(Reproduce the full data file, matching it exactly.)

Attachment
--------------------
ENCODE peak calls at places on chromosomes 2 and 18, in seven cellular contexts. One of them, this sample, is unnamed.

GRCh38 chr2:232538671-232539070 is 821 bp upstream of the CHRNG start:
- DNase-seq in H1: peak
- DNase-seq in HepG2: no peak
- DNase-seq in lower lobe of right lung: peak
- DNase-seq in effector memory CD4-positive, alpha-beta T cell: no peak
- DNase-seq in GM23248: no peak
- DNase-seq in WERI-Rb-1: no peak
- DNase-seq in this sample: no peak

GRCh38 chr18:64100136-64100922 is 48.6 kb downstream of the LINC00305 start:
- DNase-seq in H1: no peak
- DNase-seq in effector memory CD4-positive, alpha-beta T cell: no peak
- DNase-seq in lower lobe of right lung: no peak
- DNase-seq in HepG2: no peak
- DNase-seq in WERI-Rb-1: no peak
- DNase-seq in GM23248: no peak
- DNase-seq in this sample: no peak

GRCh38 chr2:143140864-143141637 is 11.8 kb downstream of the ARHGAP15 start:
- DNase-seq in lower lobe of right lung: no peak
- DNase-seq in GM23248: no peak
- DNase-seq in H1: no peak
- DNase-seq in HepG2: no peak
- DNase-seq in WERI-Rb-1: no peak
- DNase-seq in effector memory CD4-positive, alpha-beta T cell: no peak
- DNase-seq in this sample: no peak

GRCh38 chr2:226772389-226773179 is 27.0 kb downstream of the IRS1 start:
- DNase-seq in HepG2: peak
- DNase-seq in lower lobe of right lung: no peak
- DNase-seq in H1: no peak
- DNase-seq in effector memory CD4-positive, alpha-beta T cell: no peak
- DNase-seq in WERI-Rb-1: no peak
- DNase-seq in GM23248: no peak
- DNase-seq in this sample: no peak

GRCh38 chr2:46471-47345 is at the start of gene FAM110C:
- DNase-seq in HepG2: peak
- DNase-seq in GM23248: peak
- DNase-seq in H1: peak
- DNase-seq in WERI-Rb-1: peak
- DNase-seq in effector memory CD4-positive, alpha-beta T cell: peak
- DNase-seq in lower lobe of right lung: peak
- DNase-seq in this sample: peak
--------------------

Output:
ENCODE peak calls at places on chromosomes 2 and 18, in seven cellular contexts. One of them, this sample, is unnamed.

GRCh38 chr2:232538671-232539070 is 821 bp upstream of the CHRNG start:
- DNase-seq in H1: peak
- DNase-seq in HepG2: no peak
- DNase-seq in lower lobe of right lung: peak
- DNase-seq in effector memory CD4-positive, alpha-beta T cell: no peak
- DNase-seq in GM23248: no peak
- DNase-seq in WERI-Rb-1: no peak
- DNase-seq in this sample: no peak

GRCh38 chr18:64100136-64100922 is 48.6 kb downstream of the LINC00305 start:
- DNase-seq in H1: no peak
- DNase-seq in effector memory CD4-positive, alpha-beta T cell: no peak
- DNase-seq in lower lobe of right lung: no peak
- DNase-seq in HepG2: no peak
- DNase-seq in WERI-Rb-1: no peak
- DNase-seq in GM23248: no peak
- DNase-seq in this sample: no peak

GRCh38 chr2:143140864-143141637 is 11.8 kb downstream of the ARHGAP15 start:
- DNase-seq in lower lobe of right lung: no peak
- DNase-seq in GM23248: no peak
- DNase-seq in H1: no peak
- DNase-seq in HepG2: no peak
- DNase-seq in WERI-Rb-1: no peak
- DNase-seq in effector memory CD4-positive, alpha-beta T cell: no peak
- DNase-seq in this sample: no peak

GRCh38 chr2:226772389-226773179 is 27.0 kb downstream of the IRS1 start:
- DNase-seq in HepG2: peak
- DNase-seq in lower lobe of right lung: no peak
- DNase-seq in H1: no peak
- DNase-seq in effector memory CD4-positive, alpha-beta T cell: no peak
- DNase-seq in WERI-Rb-1: no peak
- DNase-seq in GM23248: no peak
- DNase-seq in this sample: no peak

GRCh38 chr2:46471-47345 is at the start of gene FAM110C:
- DNase-seq in HepG2: peak
- DNase-seq in GM23248: peak
- DNase-seq in H1: peak
- DNase-seq in WERI-Rb-1: peak
- DNase-seq in effector memory CD4-positive, alpha-beta T cell: peak
- DNase-seq in lower lobe of right lung: peak
- DNase-seq in this sample: peak